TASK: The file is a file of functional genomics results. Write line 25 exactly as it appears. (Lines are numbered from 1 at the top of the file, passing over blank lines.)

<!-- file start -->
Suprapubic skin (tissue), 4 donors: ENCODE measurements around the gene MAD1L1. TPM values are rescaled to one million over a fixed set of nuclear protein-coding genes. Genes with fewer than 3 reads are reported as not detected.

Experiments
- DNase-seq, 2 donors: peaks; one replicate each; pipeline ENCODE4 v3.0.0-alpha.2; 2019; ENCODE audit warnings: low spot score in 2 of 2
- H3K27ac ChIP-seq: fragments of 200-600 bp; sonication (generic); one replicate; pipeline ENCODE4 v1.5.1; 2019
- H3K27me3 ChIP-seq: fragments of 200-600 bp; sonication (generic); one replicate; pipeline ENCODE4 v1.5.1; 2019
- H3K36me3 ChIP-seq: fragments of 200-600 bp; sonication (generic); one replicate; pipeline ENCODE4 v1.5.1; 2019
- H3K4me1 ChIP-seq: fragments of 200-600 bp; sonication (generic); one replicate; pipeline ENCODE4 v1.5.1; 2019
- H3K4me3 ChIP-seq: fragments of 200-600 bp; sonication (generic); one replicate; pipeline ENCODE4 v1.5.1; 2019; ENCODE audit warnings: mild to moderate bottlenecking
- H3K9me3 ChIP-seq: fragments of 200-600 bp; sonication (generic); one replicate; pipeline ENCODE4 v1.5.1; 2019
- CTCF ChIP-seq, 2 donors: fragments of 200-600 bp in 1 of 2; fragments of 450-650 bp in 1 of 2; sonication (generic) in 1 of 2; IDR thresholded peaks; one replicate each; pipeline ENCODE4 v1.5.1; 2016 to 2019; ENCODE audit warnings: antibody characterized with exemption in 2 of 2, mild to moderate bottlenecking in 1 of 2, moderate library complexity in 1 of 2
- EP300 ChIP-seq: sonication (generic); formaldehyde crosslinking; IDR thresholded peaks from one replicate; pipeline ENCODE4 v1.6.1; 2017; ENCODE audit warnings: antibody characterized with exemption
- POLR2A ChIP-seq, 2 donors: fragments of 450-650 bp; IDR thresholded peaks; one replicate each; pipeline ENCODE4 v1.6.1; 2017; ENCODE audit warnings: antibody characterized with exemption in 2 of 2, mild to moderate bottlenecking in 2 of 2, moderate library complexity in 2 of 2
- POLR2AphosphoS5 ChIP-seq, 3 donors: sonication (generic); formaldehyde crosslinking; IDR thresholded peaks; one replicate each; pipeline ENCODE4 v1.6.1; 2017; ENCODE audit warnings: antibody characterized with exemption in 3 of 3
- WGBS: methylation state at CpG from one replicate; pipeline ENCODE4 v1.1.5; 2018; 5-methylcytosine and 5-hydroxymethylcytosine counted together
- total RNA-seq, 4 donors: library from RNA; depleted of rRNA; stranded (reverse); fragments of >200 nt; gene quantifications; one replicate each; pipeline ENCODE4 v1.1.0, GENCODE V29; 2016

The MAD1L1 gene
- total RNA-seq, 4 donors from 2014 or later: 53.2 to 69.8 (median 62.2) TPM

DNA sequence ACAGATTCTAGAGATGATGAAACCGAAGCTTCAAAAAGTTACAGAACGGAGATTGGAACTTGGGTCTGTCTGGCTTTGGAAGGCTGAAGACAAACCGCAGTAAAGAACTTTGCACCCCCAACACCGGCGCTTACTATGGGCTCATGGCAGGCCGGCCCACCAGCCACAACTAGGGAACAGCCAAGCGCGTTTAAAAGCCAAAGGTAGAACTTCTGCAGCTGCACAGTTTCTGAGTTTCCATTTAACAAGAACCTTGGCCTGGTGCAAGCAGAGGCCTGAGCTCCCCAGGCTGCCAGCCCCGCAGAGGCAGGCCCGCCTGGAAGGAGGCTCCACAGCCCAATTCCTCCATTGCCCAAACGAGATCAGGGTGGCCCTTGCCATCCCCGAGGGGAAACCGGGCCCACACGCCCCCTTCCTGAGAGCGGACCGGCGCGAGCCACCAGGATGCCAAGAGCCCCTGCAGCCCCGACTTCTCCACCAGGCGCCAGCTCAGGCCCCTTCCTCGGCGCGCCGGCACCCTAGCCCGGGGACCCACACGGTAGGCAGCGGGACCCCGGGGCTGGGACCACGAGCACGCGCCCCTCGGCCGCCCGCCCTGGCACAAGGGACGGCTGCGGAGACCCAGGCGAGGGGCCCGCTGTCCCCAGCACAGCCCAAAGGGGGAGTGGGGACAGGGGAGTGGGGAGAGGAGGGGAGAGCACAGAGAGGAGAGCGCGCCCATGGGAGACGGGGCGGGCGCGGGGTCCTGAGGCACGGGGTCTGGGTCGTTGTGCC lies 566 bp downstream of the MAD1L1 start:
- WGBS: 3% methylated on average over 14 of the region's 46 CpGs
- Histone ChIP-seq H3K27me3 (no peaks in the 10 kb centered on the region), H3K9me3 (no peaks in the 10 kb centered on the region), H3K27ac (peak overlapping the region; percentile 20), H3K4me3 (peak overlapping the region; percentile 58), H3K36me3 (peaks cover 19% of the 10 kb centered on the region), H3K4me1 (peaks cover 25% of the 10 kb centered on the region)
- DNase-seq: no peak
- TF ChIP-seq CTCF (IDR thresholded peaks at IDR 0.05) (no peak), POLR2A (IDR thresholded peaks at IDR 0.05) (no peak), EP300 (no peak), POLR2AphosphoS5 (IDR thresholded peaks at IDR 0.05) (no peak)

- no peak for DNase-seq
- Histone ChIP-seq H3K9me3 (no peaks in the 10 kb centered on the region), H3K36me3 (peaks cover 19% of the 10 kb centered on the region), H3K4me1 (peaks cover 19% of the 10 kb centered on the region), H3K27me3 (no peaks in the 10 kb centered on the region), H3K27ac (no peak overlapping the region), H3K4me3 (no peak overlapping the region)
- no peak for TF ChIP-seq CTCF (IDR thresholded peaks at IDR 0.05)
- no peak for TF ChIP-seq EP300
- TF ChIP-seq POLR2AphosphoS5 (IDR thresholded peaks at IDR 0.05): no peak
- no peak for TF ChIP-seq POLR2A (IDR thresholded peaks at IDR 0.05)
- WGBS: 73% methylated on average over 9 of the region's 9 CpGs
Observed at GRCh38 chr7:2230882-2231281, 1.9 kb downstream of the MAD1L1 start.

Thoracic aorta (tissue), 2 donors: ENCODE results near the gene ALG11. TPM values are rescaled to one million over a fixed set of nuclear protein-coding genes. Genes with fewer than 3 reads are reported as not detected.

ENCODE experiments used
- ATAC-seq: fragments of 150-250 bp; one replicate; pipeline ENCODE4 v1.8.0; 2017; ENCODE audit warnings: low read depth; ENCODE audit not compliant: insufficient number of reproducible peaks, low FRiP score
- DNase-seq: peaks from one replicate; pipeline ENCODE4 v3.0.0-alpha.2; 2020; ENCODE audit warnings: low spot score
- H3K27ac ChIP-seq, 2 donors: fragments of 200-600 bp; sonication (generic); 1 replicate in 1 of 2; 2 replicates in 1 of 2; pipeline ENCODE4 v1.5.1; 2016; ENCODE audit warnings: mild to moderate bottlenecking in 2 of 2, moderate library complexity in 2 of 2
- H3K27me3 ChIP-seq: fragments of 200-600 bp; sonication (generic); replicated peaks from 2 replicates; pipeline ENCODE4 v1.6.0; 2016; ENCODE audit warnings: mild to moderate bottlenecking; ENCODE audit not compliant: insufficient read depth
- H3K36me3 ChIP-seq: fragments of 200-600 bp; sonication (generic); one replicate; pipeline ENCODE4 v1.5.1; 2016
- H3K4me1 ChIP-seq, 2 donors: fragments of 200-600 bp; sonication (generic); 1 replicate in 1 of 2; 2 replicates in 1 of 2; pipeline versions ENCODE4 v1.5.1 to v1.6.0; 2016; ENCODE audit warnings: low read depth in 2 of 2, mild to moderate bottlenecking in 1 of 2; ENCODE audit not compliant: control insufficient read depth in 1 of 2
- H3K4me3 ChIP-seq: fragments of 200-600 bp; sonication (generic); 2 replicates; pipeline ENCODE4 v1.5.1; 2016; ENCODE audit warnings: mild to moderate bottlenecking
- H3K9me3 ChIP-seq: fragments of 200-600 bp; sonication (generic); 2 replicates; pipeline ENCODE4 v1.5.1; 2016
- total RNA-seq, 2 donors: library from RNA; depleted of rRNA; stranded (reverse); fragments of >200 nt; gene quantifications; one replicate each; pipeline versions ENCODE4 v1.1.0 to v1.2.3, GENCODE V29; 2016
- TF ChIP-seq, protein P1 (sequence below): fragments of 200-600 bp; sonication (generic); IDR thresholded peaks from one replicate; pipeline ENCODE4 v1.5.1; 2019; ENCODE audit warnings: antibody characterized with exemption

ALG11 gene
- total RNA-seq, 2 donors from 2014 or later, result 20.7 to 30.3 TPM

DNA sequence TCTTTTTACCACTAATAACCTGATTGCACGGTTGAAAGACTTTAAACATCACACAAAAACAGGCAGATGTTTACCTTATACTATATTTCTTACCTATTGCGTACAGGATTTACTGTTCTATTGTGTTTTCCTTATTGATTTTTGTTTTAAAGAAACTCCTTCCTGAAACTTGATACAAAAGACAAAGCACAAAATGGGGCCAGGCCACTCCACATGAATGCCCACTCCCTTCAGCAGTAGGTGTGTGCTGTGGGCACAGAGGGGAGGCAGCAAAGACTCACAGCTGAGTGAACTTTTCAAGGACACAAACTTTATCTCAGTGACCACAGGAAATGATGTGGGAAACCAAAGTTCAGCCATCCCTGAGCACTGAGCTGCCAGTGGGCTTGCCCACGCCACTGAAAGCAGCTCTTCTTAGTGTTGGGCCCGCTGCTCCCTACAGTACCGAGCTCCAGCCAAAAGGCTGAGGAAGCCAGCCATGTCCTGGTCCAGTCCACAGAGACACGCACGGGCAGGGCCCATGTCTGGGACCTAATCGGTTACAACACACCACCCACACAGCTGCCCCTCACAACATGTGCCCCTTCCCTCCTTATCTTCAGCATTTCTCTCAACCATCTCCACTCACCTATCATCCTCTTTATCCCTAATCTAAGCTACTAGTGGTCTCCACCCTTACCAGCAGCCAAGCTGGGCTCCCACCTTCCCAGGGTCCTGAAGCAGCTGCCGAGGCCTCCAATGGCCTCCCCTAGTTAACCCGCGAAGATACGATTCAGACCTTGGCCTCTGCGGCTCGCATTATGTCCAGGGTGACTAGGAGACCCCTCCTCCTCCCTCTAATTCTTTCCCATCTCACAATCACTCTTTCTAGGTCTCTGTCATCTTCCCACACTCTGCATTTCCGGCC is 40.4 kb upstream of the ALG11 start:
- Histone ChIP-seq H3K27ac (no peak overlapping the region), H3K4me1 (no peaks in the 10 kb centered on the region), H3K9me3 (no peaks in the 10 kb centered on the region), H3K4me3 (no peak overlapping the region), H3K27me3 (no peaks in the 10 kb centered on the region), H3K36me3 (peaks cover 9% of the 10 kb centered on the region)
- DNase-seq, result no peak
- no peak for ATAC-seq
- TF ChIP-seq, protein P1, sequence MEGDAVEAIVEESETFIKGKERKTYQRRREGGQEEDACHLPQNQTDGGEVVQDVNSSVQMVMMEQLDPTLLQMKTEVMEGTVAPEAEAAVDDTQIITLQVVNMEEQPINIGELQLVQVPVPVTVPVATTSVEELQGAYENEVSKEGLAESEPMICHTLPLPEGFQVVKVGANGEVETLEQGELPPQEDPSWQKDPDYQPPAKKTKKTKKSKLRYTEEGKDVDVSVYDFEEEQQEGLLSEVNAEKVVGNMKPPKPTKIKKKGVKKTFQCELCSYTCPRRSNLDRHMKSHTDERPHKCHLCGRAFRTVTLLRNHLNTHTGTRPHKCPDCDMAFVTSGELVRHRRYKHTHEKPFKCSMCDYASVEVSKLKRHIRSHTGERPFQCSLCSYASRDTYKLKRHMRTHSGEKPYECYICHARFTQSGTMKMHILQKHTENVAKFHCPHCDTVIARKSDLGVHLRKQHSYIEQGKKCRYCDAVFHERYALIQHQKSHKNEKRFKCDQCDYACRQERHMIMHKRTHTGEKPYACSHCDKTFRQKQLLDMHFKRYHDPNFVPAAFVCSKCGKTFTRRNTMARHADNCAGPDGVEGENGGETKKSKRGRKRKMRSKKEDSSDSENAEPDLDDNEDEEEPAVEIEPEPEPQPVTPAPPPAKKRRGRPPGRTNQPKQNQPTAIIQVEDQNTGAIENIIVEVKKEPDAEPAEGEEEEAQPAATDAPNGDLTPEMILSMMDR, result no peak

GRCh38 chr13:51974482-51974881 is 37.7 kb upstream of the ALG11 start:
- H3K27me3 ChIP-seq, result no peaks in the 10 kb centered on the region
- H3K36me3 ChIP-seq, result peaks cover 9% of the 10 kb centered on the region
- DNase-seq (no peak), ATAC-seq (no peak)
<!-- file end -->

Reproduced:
- no peak for TF ChIP-seq CTCF (IDR thresholded peaks at IDR 0.05)